The result was Big Oly, the truck that would change off-road racing forever and become perhaps the most legendary race truck of all time. 

Big Oly may resemble an early Bronco, but it is anything but. It features a full 4130 chrome-moly tube-frame chassis, aluminum inner panels, fiberglass body, a setback 351W engine, four-wheel disc brakes, a Trans-Am-spec full-floating rear axle, a Lotus Indy-car-inspired windshield “air curtain” to keep dust out of the cab, built-in Thermos drinking systems for driver and co-driver, and a heavily modified Twin I-Beam front suspension, among other innovations. Stroppe’s ingenuity included a backlit device containing a hand-operated scroll of maps meticulously drawn by Stroppe after pre-race runs of the course—essentially an analog GPS system. It was just one of the advantages hidden in the 2600-pound, 390-hp off-road weapon. But Big Oly’s true party trick is its roof, which is, in actuality, a cockpit-adjustable wing to keep the truck planted to the dirt at high speed. 

Mecum

It all worked, and combined with Jones’s ability to take to dirt like a penguin takes to icy water, Big Oly was unbeatable. Although a broken rear axle kept it from taking the 1970 Mexican 1000, at the same event a year later, it set a record time of 14 hours and 59 minutes—beating the former record by a whopping 1 hour and 8 minutes. It was this win that cemented Big Oly’s reputation, along the way elevating the street cred of basically every Bronco built before and since. Big Oly continued to race, winning the 1972 Mexican 1000 and both the Baja 500 and Mint 400 in 1973, before being retired in 1975.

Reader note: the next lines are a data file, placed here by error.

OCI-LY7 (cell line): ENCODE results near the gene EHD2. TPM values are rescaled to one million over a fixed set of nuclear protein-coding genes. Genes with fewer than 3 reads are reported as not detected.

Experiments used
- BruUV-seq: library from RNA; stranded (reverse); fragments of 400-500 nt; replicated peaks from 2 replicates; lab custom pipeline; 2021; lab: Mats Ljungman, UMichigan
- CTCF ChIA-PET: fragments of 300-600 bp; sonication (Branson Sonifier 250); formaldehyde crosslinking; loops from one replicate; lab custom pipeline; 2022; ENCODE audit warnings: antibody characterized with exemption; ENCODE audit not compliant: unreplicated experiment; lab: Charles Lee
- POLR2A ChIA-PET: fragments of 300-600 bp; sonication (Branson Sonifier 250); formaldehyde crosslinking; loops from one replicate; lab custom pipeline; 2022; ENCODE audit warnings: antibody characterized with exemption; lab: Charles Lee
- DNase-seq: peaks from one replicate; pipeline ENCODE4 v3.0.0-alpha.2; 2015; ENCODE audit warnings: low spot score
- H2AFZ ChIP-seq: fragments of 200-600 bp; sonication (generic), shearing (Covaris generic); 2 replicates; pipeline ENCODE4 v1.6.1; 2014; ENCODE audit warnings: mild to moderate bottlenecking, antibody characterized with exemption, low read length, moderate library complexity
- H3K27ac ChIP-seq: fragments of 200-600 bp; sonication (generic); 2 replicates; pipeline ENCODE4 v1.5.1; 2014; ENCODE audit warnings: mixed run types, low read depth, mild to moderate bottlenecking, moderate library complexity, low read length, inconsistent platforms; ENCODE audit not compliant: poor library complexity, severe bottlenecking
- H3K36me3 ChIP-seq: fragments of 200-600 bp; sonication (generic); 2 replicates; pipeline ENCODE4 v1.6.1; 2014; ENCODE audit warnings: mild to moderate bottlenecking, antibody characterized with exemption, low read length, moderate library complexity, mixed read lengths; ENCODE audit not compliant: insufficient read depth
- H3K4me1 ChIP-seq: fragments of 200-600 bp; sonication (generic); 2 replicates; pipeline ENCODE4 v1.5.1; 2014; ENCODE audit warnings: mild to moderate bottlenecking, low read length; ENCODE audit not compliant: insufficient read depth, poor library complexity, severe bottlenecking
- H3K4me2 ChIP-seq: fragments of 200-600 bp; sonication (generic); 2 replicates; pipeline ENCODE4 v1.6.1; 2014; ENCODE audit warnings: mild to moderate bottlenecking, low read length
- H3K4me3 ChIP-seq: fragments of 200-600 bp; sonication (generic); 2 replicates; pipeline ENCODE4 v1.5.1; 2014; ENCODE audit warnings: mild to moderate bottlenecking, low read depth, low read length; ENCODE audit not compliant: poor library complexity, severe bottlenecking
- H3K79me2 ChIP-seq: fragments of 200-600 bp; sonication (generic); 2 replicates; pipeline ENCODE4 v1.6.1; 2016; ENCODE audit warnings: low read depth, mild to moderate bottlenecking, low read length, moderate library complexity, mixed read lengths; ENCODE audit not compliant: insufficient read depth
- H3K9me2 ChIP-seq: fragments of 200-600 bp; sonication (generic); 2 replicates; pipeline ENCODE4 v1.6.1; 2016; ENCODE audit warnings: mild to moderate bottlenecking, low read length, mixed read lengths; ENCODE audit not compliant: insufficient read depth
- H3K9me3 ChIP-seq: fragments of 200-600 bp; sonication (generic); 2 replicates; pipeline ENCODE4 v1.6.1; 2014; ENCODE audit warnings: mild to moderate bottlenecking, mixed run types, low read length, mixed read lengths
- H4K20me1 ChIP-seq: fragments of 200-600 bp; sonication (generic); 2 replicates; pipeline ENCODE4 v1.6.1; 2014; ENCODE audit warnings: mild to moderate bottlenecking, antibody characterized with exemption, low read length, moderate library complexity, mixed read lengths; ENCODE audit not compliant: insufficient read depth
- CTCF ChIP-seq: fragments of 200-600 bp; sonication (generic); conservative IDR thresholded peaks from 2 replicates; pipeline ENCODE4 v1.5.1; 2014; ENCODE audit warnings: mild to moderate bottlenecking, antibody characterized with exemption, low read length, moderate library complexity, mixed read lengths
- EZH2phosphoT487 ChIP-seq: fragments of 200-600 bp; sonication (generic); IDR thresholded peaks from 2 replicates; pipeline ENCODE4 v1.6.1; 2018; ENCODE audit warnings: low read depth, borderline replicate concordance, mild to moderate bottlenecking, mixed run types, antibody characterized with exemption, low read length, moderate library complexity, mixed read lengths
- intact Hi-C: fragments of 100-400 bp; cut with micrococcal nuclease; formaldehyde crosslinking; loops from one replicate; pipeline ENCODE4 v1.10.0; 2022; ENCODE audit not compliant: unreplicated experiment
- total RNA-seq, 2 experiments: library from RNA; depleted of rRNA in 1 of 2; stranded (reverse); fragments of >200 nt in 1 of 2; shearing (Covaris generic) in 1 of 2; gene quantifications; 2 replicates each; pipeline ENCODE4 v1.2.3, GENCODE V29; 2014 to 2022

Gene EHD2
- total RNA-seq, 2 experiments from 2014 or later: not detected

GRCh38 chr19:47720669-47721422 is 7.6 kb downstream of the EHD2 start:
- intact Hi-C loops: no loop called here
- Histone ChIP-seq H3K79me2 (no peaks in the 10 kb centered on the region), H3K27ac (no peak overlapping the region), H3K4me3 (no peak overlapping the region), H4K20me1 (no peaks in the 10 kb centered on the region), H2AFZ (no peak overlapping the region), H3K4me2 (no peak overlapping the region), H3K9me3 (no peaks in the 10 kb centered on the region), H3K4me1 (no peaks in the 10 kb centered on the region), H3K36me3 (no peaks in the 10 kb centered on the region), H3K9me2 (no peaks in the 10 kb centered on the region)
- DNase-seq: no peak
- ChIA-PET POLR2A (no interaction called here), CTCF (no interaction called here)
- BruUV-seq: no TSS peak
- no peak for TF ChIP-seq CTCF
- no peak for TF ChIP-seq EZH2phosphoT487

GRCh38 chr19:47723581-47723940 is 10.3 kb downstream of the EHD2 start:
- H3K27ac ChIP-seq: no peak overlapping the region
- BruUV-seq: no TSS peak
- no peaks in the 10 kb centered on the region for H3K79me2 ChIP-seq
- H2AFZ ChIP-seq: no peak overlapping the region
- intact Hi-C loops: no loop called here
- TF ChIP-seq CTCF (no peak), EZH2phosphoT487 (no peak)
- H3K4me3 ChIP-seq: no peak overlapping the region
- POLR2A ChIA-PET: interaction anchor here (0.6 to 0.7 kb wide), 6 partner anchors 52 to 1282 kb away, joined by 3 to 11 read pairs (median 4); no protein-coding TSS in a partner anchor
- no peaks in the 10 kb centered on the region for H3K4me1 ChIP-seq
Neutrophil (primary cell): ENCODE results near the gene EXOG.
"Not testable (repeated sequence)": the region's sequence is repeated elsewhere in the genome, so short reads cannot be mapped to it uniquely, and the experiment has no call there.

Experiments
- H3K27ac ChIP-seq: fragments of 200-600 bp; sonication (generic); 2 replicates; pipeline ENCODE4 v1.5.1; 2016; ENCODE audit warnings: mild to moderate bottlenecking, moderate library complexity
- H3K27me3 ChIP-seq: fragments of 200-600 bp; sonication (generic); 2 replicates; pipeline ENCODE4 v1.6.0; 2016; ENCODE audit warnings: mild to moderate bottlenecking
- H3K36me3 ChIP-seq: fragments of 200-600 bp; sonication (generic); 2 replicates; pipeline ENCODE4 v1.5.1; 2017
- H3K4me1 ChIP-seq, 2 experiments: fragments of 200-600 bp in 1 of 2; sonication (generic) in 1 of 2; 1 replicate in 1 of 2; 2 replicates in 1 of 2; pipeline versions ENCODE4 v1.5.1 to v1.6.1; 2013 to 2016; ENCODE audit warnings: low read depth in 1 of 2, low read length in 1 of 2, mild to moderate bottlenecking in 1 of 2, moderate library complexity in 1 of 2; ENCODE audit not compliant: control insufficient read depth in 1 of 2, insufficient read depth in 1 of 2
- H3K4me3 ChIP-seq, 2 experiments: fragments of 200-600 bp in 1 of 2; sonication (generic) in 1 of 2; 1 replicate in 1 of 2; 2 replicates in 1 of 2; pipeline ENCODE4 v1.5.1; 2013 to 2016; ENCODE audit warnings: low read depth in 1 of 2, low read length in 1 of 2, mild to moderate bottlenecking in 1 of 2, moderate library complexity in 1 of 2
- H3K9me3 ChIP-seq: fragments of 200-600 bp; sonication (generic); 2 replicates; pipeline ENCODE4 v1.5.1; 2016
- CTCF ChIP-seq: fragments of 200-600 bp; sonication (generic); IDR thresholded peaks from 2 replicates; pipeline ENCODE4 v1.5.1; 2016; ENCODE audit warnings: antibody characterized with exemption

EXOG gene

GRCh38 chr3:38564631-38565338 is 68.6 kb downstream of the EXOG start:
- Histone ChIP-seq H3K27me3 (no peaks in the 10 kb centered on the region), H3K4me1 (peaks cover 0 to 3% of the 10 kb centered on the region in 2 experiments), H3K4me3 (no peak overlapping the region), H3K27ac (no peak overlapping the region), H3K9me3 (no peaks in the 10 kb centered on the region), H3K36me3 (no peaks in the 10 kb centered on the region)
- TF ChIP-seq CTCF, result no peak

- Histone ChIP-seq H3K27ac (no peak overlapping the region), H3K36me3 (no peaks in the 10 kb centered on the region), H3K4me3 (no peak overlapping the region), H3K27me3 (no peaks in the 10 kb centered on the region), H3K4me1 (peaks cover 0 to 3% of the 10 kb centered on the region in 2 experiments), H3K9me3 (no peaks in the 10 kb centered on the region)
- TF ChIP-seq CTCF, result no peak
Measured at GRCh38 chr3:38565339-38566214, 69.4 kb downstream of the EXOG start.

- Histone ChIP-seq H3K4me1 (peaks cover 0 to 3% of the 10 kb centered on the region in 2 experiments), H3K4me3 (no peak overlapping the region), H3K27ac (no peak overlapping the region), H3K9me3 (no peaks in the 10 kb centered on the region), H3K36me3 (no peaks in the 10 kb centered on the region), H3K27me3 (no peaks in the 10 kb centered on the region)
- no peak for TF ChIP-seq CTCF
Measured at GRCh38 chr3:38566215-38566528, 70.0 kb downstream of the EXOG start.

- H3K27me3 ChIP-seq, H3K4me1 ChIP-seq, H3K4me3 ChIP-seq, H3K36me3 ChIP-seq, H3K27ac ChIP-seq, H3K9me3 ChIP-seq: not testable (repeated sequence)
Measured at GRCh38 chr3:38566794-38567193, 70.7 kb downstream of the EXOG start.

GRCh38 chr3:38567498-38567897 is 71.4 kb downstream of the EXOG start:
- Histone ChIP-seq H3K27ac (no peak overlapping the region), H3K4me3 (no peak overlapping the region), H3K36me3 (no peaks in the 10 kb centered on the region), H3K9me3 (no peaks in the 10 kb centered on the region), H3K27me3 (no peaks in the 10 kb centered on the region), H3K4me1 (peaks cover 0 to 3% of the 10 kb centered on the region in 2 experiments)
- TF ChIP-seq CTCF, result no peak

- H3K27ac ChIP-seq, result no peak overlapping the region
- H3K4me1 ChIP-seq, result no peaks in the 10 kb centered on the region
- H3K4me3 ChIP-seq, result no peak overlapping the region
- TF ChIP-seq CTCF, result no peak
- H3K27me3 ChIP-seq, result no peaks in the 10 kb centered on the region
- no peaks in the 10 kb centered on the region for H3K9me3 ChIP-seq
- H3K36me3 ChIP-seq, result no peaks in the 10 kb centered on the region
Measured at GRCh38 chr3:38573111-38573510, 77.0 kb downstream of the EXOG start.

But here’s the amazing part about Big Oly coming to market: Unlike most old race trucks, Big Oly was never sold off and raced into extinction by a series of owners. Rather, it was retained and cherished by Jones for its faithful service and significance to not only the sport but clearly also for the special bond between this legendary man and his legendary machine. 

When Big Oly isn’t residing at the Vel’s Parnelli Jones Racing shop, it has been generously lent out by Jones to share its story with the world, from Dearborn to the Petersen Museum and even on the lawn at Amelia Island. Even former Mexican President Vicente Fox Quesada once sat in Big Oly, noting just how important the vehicle is in the country where it scored its greatest triumphs.

Make no mistake: This iconic truck, owned since new by one of the greatest legends of motorsports, is a very big deal. I expect people to allow their wallets to fight fiercely for the chance to be handed the keys by Jones and become its second owner.  

Mecum